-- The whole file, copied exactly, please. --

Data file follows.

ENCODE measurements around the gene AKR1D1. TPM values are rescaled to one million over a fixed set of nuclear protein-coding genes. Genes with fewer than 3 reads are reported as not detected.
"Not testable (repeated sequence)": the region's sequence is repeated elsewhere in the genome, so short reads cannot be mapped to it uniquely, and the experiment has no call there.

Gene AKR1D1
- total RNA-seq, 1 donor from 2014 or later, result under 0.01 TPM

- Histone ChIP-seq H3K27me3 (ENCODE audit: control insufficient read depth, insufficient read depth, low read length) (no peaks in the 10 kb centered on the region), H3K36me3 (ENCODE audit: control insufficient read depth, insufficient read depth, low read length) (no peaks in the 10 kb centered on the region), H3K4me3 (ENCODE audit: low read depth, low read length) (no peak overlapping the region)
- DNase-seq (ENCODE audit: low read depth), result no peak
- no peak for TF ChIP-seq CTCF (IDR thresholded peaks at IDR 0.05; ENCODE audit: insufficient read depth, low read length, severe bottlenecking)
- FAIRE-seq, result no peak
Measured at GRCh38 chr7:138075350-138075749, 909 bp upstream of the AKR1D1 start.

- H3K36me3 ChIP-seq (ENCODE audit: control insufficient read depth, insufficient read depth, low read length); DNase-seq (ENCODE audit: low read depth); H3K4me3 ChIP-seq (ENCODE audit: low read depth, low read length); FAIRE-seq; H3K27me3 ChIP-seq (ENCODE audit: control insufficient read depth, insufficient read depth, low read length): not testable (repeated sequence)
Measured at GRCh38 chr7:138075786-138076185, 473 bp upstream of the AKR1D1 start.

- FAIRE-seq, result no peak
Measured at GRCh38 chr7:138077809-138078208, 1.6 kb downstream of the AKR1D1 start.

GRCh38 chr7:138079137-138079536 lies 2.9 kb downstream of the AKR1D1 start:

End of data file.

ENCODE measurements around the gene AKR1D1. TPM values are rescaled to one million over a fixed set of nuclear protein-coding genes. Genes with fewer than 3 reads are reported as not detected.
"Not testable (repeated sequence)": the region's sequence is repeated elsewhere in the genome, so short reads cannot be mapped to it uniquely, and the experiment has no call there.

Gene AKR1D1
- total RNA-seq, 1 donor from 2014 or later, result under 0.01 TPM

- Histone ChIP-seq H3K27me3 (ENCODE audit: control insufficient read depth, insufficient read depth, low read length) (no peaks in the 10 kb centered on the region), H3K36me3 (ENCODE audit: control insufficient read depth, insufficient read depth, low read length) (no peaks in the 10 kb centered on the region), H3K4me3 (ENCODE audit: low read depth, low read length) (no peak overlapping the region)
- DNase-seq (ENCODE audit: low read depth), result no peak
- no peak for TF ChIP-seq CTCF (IDR thresholded peaks at IDR 0.05; ENCODE audit: insufficient read depth, low read length, severe bottlenecking)
- FAIRE-seq, result no peak
Measured at GRCh38 chr7:138075350-138075749, 909 bp upstream of the AKR1D1 start.

- H3K36me3 ChIP-seq (ENCODE audit: control insufficient read depth, insufficient read depth, low read length); DNase-seq (ENCODE audit: low read depth); H3K4me3 ChIP-seq (ENCODE audit: low read depth, low read length); FAIRE-seq; H3K27me3 ChIP-seq (ENCODE audit: control insufficient read depth, insufficient read depth, low read length): not testable (repeated sequence)
Measured at GRCh38 chr7:138075786-138076185, 473 bp upstream of the AKR1D1 start.

- FAIRE-seq, result no peak
Measured at GRCh38 chr7:138077809-138078208, 1.6 kb downstream of the AKR1D1 start.

GRCh38 chr7:138079137-138079536 lies 2.9 kb downstream of the AKR1D1 start: